Confession is not the same as spiritual direction. As a sacrament, we can be quite sure that the Lord is at work in it, no matter how “inadequate” we or the confessor happen to be. There is no similar guarantee with spiritual direction. That is not to say that spiritual directors are frauds and charlatans, far from it, but it is why we will not undertake that role. Those who have the gift can contribute a great deal to those who seek instruction and guidance; those who haven’t can do a great deal of harm. We do not give spiritual direction, but we do pray, as best we can, for all who seek our help.


6 thoughts on “Spiritual Direction”

  1. ‘There are many more spiritual directors in the world than there is true spiritual direction’
    I so agree with you Sr C I have in the past ‘sought’ spiritual direction and have even met with two lovely well-intentioned ladies to see if they were ‘right for me’

    The problem is, as you so rightly say, unless the person is one of those rare individuals who have a special gift, then all it is is well-intentioned listening/comment which while possibly helpful can also leave one feeling frustrated/disatisfied and still longing for that deeper relationship with God.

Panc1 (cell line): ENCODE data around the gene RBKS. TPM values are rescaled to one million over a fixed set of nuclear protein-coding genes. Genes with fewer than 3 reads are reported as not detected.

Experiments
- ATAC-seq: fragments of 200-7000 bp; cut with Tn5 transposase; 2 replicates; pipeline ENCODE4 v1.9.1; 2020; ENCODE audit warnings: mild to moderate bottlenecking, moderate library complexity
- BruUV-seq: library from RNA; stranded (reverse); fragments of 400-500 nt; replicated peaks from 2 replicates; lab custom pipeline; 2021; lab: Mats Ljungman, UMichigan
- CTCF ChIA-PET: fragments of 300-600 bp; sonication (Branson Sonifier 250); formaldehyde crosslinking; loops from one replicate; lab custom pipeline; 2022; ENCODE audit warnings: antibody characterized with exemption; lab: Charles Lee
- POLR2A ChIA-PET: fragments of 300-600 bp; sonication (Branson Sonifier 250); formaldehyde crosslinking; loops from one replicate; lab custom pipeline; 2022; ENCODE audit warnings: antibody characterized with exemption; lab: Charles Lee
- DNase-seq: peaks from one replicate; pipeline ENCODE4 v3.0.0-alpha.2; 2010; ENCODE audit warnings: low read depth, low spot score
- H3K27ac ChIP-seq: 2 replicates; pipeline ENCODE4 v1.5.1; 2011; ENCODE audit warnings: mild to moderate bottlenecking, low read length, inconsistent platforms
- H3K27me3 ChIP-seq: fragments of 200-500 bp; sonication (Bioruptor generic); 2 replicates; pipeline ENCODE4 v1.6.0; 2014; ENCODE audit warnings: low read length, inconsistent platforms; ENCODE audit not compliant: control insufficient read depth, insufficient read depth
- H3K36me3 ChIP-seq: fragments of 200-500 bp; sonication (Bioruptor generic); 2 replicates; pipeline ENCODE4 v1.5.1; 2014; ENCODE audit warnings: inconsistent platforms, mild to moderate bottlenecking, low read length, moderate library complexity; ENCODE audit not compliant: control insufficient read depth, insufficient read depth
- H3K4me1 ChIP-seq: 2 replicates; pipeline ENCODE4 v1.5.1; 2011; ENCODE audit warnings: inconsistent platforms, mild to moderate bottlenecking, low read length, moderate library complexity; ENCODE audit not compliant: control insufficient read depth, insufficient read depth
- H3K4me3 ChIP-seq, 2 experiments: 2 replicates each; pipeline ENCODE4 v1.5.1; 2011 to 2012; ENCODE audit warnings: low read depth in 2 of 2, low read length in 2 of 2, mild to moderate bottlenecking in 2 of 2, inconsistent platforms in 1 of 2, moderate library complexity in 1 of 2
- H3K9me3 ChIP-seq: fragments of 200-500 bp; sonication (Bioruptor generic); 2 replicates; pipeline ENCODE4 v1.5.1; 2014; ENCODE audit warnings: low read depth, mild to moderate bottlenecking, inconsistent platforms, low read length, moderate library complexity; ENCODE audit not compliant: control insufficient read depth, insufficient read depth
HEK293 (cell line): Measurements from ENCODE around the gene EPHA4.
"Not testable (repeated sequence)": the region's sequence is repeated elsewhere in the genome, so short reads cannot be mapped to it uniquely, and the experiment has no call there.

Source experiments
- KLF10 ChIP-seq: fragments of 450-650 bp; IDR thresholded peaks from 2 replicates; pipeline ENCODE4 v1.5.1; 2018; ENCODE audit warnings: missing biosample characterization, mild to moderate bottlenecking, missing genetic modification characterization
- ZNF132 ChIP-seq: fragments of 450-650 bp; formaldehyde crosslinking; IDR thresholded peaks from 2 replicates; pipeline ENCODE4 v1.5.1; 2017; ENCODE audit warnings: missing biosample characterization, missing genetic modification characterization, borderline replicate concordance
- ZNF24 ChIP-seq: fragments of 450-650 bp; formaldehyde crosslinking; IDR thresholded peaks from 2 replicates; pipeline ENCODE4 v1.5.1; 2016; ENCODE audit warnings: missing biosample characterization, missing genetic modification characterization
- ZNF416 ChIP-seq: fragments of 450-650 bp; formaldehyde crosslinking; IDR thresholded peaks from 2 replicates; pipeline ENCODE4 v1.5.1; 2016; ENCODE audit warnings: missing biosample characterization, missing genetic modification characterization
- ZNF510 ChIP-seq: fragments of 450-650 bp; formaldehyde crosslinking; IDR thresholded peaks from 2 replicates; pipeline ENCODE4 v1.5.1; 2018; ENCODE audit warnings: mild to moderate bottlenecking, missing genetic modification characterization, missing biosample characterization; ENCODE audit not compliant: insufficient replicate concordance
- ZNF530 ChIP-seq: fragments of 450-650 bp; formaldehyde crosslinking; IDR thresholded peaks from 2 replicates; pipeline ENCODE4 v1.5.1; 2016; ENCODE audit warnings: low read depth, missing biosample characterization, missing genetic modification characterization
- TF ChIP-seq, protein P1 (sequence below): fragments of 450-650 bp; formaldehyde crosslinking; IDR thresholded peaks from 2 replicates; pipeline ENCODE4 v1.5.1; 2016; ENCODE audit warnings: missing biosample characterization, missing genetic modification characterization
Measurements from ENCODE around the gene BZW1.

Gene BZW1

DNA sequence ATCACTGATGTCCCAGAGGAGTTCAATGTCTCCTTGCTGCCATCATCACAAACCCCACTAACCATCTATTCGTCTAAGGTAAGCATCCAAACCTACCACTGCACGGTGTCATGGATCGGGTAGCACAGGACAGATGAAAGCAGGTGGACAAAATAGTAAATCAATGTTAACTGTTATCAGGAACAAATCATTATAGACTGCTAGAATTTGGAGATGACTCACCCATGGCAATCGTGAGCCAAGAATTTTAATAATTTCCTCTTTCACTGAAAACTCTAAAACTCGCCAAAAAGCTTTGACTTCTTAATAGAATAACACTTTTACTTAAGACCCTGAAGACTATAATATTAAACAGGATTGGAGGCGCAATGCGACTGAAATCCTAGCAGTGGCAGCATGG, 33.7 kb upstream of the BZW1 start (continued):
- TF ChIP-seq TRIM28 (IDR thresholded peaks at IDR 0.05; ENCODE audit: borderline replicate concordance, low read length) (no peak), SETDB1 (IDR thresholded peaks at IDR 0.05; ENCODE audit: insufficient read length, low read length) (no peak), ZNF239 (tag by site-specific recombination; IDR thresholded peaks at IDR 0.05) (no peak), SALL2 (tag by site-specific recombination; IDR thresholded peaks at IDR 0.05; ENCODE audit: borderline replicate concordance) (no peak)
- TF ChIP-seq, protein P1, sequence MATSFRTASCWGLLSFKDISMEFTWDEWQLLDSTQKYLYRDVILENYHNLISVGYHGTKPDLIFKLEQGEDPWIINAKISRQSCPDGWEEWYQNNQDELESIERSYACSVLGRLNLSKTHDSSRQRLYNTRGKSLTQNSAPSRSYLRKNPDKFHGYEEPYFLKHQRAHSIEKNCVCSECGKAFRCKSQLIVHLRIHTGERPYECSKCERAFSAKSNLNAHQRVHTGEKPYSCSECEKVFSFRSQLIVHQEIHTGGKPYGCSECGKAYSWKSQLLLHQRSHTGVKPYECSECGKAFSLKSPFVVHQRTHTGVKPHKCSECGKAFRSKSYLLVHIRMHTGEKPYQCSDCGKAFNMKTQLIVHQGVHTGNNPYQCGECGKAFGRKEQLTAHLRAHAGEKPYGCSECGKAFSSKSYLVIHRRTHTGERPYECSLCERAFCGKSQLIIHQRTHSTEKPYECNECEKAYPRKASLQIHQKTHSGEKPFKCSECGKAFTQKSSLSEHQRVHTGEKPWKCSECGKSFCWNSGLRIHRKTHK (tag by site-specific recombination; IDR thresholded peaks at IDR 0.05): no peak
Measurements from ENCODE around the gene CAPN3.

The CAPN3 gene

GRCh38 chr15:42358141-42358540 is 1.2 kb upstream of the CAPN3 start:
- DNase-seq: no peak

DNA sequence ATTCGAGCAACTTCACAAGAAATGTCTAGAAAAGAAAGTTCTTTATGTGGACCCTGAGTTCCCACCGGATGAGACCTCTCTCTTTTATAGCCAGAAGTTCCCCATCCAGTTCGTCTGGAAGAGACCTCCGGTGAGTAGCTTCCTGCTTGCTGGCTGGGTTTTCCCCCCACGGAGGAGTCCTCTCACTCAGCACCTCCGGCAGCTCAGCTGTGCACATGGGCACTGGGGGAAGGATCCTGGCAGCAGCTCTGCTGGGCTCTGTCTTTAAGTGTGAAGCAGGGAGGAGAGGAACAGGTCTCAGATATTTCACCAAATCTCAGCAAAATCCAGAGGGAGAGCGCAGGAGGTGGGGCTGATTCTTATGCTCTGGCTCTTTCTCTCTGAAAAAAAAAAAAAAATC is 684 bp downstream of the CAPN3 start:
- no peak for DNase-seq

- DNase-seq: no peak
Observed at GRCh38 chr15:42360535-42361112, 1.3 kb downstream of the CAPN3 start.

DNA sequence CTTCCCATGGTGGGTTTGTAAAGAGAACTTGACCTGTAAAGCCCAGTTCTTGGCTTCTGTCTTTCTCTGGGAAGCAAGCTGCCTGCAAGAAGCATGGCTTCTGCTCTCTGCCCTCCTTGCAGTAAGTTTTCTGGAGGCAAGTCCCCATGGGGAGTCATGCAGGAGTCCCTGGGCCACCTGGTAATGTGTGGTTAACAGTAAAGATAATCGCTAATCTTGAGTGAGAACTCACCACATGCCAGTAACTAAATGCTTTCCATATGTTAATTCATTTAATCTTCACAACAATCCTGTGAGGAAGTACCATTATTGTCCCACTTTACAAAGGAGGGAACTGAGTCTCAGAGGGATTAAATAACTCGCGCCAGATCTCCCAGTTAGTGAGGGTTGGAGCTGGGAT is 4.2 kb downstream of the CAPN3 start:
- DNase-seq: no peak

I have since decided that days of quiet/retreat are more beneficial plus seeking God through silence and where hopefully His spirit can speak to me. However by their nature these things need time, freedom from distraction & responsibility (not always available!)

    I can see how beneficial the monastic life can be.

  2. Well Dame, I often describe you three [sic] as my spiritual directors along my route to vocation and ordination. I hope that this does not offend!

    But I think what I mean by that is that by exuding the spiritual life to those around you, you in fact allow for the Holy Spirit to break out and into the lives that coincide with yours.